[DNSOP] When to Clarify - was Re: Ambiguous standards suck (was Re: draft-jabley-dnsop-ordered-answers)

Edward Lewis <edward.lewis@icann.org> Fri, 06 November 2015 10:08 UTC

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From: Edward Lewis <edward.lewis@icann.org>
To: "dnsop@ietf.org" <dnsop@ietf.org>
Thread-Topic: When to Clarify - was Re: [DNSOP] Ambiguous standards suck (was Re: draft-jabley-dnsop-ordered-answers)
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Date: Fri, 06 Nov 2015 10:08:05 +0000
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Subject: [DNSOP] When to Clarify - was Re: Ambiguous standards suck (was Re: draft-jabley-dnsop-ordered-answers)
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On 11/6/15, 12:07, "DNSOP on behalf of Shane Kerr" <dnsop-bounces@ietf.org
on behalf of shane@time-travellers.org> wrote:
>If people were opposed to adopting ANY straightforward clarification,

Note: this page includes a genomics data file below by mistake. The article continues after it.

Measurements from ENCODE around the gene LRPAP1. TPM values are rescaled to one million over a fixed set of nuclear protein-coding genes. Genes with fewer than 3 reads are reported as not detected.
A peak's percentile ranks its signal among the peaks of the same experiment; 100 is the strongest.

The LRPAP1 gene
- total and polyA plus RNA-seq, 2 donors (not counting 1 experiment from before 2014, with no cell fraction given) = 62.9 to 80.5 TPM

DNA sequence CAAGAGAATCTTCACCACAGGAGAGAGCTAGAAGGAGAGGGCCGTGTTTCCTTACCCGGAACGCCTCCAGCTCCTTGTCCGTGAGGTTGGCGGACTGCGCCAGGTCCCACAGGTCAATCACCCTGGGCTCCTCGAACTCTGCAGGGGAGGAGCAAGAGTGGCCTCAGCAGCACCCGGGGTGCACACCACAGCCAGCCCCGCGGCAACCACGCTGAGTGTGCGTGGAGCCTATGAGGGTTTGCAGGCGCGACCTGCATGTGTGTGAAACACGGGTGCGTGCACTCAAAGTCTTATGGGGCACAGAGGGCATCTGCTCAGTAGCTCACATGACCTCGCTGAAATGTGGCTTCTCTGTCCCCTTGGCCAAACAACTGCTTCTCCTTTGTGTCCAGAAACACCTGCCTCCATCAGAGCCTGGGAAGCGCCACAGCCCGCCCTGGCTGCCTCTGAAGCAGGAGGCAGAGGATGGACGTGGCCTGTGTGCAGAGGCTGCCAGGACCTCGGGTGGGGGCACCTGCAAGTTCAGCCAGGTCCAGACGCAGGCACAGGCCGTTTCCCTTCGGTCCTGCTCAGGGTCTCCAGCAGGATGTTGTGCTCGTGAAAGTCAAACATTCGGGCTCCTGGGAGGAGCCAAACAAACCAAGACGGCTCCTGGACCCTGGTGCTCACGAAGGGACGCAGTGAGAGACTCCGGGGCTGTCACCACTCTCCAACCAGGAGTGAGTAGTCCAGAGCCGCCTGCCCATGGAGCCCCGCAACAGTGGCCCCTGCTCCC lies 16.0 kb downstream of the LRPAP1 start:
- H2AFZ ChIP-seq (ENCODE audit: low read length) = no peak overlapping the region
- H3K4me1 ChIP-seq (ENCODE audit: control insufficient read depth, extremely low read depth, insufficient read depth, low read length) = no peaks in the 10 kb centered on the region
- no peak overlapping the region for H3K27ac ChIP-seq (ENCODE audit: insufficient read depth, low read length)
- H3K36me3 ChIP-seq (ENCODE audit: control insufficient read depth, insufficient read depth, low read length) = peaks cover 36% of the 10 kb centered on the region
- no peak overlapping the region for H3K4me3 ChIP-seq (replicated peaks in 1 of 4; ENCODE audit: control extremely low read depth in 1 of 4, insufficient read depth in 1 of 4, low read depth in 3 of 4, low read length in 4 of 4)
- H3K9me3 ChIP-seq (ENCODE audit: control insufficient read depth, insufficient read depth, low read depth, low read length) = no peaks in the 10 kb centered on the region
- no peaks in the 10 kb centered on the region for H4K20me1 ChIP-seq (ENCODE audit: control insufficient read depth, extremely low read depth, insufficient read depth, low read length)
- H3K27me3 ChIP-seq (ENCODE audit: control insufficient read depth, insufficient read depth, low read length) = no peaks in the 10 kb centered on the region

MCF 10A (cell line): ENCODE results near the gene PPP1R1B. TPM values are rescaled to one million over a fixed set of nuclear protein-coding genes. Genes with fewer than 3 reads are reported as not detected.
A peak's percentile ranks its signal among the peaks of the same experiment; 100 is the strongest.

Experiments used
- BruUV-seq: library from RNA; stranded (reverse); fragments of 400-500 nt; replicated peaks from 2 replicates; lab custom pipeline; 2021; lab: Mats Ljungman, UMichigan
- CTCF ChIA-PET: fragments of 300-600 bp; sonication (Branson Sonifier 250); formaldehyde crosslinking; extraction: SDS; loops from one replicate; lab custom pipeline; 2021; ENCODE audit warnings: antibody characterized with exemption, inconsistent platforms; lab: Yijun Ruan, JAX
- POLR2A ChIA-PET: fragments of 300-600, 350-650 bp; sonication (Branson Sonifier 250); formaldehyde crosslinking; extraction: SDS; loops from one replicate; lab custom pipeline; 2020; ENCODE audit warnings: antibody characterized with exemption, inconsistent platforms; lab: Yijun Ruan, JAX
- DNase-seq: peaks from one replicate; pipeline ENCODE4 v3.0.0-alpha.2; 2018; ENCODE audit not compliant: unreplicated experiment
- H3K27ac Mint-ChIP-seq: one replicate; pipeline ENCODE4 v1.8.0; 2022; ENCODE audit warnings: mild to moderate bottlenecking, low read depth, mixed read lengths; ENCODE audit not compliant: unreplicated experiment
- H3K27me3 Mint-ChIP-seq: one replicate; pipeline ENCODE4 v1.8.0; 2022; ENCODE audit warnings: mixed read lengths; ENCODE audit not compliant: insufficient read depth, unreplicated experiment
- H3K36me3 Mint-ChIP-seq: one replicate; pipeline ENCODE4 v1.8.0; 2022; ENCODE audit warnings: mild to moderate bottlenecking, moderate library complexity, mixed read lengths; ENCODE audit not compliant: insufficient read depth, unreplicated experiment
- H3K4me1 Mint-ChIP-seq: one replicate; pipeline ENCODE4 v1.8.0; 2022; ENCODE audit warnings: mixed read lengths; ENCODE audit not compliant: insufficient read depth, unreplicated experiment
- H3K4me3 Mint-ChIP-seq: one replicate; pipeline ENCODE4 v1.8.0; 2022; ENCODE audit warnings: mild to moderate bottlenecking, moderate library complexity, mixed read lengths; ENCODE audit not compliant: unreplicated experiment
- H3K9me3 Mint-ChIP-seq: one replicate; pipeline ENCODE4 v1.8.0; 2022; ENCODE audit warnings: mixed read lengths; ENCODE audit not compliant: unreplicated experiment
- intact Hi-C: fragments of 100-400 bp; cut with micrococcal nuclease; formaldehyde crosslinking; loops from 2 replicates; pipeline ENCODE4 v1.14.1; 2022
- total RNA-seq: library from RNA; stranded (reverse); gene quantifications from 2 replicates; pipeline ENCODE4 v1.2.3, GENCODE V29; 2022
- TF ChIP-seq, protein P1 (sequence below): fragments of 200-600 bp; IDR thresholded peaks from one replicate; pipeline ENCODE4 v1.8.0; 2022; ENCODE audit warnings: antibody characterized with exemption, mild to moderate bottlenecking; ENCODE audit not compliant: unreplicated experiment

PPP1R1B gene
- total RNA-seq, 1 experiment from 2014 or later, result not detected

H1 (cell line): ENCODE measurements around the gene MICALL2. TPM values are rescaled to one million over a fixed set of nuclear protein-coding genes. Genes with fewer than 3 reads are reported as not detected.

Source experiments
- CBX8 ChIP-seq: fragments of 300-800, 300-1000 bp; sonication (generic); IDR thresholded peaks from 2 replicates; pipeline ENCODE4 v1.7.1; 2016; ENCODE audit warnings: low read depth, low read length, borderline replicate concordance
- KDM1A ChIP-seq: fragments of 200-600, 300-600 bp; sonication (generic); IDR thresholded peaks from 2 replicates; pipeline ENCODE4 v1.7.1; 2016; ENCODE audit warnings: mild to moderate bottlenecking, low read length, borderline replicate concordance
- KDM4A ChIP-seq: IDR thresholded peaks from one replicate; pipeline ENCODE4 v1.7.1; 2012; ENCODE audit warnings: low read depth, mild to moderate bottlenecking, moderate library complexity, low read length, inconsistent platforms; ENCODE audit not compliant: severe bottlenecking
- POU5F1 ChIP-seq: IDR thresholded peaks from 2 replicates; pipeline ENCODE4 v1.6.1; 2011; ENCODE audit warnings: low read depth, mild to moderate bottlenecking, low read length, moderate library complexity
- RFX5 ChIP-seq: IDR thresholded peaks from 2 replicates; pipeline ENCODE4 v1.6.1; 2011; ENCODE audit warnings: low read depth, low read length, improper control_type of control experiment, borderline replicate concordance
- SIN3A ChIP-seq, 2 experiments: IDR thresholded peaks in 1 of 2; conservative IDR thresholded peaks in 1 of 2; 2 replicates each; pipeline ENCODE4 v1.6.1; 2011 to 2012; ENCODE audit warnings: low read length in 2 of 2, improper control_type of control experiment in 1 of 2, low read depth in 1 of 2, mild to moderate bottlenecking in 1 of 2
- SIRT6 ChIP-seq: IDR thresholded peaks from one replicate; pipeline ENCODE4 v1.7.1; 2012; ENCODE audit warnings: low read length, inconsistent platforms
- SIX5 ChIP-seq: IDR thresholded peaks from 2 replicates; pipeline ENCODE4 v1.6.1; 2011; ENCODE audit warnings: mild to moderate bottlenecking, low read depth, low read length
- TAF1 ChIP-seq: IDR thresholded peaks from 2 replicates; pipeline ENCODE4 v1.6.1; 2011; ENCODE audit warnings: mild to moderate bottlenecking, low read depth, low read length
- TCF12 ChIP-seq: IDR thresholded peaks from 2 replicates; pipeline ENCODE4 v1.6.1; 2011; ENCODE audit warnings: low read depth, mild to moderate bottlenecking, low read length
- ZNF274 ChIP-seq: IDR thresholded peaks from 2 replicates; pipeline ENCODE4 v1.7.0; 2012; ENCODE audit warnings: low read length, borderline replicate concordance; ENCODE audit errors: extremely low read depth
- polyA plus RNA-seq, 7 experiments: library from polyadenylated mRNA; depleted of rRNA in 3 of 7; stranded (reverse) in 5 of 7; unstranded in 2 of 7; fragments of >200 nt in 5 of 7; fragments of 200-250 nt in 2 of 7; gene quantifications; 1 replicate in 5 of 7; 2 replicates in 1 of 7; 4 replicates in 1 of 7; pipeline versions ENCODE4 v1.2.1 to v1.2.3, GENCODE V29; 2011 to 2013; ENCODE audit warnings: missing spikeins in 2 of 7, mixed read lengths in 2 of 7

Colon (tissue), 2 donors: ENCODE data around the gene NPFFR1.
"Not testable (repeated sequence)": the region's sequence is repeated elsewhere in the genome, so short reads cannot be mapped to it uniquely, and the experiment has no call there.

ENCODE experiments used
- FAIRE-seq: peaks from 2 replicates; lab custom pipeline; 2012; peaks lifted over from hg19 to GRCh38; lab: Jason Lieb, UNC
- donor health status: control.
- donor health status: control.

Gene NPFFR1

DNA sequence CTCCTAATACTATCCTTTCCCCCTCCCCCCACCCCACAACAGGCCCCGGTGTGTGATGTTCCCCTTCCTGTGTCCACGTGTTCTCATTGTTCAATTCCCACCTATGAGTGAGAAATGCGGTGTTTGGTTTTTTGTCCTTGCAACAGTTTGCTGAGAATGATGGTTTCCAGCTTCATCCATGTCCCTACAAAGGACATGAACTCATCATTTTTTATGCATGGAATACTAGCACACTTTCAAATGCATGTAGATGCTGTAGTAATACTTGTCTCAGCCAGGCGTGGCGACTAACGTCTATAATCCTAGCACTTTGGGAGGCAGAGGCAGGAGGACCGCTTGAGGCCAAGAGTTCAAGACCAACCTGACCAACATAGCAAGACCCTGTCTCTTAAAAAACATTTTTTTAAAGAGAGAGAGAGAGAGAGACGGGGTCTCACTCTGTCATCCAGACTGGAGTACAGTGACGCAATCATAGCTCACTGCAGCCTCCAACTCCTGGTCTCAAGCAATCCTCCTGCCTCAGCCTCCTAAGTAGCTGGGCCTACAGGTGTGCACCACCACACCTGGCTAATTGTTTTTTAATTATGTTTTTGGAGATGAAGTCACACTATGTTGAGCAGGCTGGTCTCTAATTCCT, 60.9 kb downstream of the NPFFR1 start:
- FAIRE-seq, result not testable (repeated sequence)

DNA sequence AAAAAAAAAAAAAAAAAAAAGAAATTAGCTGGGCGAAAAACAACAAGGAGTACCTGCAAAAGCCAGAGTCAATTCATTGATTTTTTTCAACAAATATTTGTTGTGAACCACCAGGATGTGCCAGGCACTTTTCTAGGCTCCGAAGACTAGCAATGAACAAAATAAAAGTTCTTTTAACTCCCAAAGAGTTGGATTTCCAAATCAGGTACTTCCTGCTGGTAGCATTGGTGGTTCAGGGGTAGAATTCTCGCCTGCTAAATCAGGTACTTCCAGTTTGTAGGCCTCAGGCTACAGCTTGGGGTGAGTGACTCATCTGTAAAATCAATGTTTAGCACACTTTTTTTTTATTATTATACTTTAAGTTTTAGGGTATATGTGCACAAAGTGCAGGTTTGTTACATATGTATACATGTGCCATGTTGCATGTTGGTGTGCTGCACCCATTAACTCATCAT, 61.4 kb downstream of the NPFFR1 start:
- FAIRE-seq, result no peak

>let me ask them to please reconsider. I beg of you all. Think of the

My response this is intended to apply to "refuse-any" (i.e.,
https://tools.ietf.org/html/draft-jabley-dnsop-refuse-any-01).  Based on
my experience in writing clarifications RFCs:

0. Clarification means change.  There's no sugar coating it, clarification
disrupts backwards compatibility.  So set a high bar before adopting a

1. Insufficient original text is not sufficient cause to change (clarify)
the specification.  ("Insufficient" is a subjective term.)

2. Reason to change (clarify) the original specification is when
demonstrable barriers to interoperability exist (that cannot be dismissed
as buggy code).  I.e., if by design, due to diverging, plausible
interpretations of the specifications, two or more implementations cannot
interoperate, there's grounds for a clarification.

3. Running code trumps written documents.

If interoperability is achieved with insufficient original text, the text
is evidently sufficient.


I haven't been following "ordered answers" but have been following "refuse
any".   Both raise the question about the appropriateness of a
clarification effort, so I'm responding to the thread on "ordered
answers." I'm not claiming "ordered answers" is a bad
document/clarifications effort, just enumerating how I personally evaluate
the need to clarify something.